Facial recognition surveillance technology is a hot-button issue that pulls together several major social concerns; privacy, profiling, authoritarianism and free expression. As both camera hardware and facial recognition software technologies advance to the point that a person can be added to a database and then located in a crowd in under 10 minutes, serious questions emerge about the net social value of their use.
Prominent political voices, such as presidential candidates Bernie Sanders and Tom Steyer, have called for it to be banned from use in law enforcement. Some American cities have taken it upon themselves to pre-emptively ban it at the local level: San Francisco, Oakland, Berkeley and the Boston suburb of Somerville.
Concerns over the potential for abuse have driven all of this, and that is also what has motivated 40 groups headed by the Electronic Privacy Information Center (EPIC) to draft a letter recommending that federal agencies suspend the use of facial recognition surveillance systems.
The facial recognition surveillance debate
The EPIC coalition addressed the letter to the Privacy and Civil Liberties Oversight Board (PCLOB), an organization formed in 2004 to advise the executive branch on balancing anti-terrorism and law enforcement policies with privacy and civil liberties concerns. PCLOB has been influential in the past; after the Edward Snowden leaks revealed the privacy violations of the NSA’s warrantless surveillance programs, a PCLOB follow-up study found that the NSA’s program had not contributed to the disruption of any terrorist attacks and recommended that the bulk data collection program be terminated. This led to the narrowing of metadata collection to investigation subjects only in 2015.
The EPIC letter cites several specific concerns, including:
The use of the Clearview AI facial recognition app, which runs on the personal phones of police officers. Some agencies in New York City have been using the app without any public oversight, and some individual officers have been using it even though it is not authorized by their department.
The deployment of facial recognition surveillance in authoritarian regimes around the world, particularly the use of it by the Chinese government in response to the Hong Kong protests.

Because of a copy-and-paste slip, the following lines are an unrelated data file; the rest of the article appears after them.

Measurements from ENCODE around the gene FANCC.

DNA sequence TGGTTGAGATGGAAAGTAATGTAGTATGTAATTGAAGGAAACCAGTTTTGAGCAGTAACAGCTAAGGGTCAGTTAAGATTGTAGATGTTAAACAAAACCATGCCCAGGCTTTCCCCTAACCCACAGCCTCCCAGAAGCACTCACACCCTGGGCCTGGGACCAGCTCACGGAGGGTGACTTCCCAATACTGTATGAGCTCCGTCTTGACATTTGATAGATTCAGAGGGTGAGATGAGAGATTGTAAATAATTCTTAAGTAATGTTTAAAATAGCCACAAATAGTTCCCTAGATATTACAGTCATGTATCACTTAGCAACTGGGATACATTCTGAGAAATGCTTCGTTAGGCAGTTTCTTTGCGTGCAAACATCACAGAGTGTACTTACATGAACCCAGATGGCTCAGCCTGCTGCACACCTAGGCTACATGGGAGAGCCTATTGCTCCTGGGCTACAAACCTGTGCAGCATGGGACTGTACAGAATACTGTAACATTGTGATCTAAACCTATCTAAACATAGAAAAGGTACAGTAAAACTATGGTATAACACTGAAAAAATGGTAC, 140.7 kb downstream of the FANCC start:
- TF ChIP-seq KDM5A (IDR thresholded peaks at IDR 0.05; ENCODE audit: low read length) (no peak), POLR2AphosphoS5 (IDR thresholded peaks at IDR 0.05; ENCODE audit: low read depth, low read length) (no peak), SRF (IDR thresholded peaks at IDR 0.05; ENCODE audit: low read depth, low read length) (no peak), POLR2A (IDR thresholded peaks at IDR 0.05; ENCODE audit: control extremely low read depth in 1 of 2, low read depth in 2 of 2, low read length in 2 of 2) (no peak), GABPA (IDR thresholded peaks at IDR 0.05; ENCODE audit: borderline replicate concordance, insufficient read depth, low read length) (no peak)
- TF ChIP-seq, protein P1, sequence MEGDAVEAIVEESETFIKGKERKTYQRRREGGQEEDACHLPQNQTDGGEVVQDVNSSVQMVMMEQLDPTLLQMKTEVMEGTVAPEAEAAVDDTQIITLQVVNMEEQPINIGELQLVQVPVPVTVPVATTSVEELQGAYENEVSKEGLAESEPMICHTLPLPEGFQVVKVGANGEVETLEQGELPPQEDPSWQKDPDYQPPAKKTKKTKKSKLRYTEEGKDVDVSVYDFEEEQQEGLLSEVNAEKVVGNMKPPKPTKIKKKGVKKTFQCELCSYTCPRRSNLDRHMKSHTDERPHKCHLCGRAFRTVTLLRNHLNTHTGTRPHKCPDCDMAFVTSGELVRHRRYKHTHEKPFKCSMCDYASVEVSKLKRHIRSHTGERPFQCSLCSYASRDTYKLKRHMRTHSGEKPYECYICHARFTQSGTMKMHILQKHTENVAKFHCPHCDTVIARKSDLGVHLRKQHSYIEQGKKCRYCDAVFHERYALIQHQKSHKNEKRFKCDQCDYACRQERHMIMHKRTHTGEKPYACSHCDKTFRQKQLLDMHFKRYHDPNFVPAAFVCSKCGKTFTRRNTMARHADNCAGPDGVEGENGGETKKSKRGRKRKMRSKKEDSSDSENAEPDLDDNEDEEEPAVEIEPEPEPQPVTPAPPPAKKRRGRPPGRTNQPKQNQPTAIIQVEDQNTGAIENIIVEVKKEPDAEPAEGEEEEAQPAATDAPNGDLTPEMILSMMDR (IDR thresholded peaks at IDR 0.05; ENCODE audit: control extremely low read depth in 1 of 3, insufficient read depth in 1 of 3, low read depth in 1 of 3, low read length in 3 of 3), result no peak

This debate is sometimes framed as a question of accuracy, but the authors of the EPIC letter are clear that improved accuracy would not change their view. The group points to the European Union proposal to ban all use of facial recognition in public spaces for five years while safeguards are put into place as a potential solution.
The letter is co-signed by advocacy groups including the Electronic Freedom Foundation, the Consumer Federation of America, the Freedom of the Press Foundation, Media Alliance, the National LGBTQ Task Force and Patient Privacy Rights.
There is no question that facial recognition surveillance technology is a potent crime deterrent, but critics feel the cost of it is too high. The central issue is lack of oversight – authorities have to be trusted to not abuse it, yet high-profile cases of abuse and “scope creep” are not difficult to find throughout the world. The ideal facial recognition surveillance technology is used only to identify bad actors in limited, targeted applications and does not report on or store the data of anyone else; what happens in reality is that the technology makes inexplicable appearances at protests, in shopping districts and at football matches. There is also the question of private companies holding these gigantic databases of facial images and how they will be used and secured.
China is the most extreme example of facial recognition surveillance tech as dystopian method of population control. The scope of implementation there is beyond that of any other country, but it’s also that the government actively suppresses speech it considers “socially unharmonious” along with the proposed “social credit” system to rate the behavior and compliance of citizens. Some citizens are already blacklisted from basic services such as public transportation and taking out bank loans based on the early version of this system, which uses facial recognition surveillance to monitor actions in public places.
Potential impact of facial recognition surveillance
This coalition joins a growing number of voices calling for both states and the federal government to pump the brakes on facial recognition surveillance systems.
The House of Representatives Oversight Committee recently held the third in a series of hearings on facial recognition technology and data protection. These hearings have been punctuated by bipartisan questioning of the public value and necessity of facial recognition surveillance measures, even if they can be made to be perfectly accurate.
Law enforcement supporters of the technology claim that it would be “negligent” for them to not make use of facial recognition systems, and that it is only used for investigative leads and not arrests. But this argument does not address the full range of potential abuse of biometric data. The issue will have to be taken up by Congress at some point; legislation that curtails the use of facial recognition surveillance has already been drafted.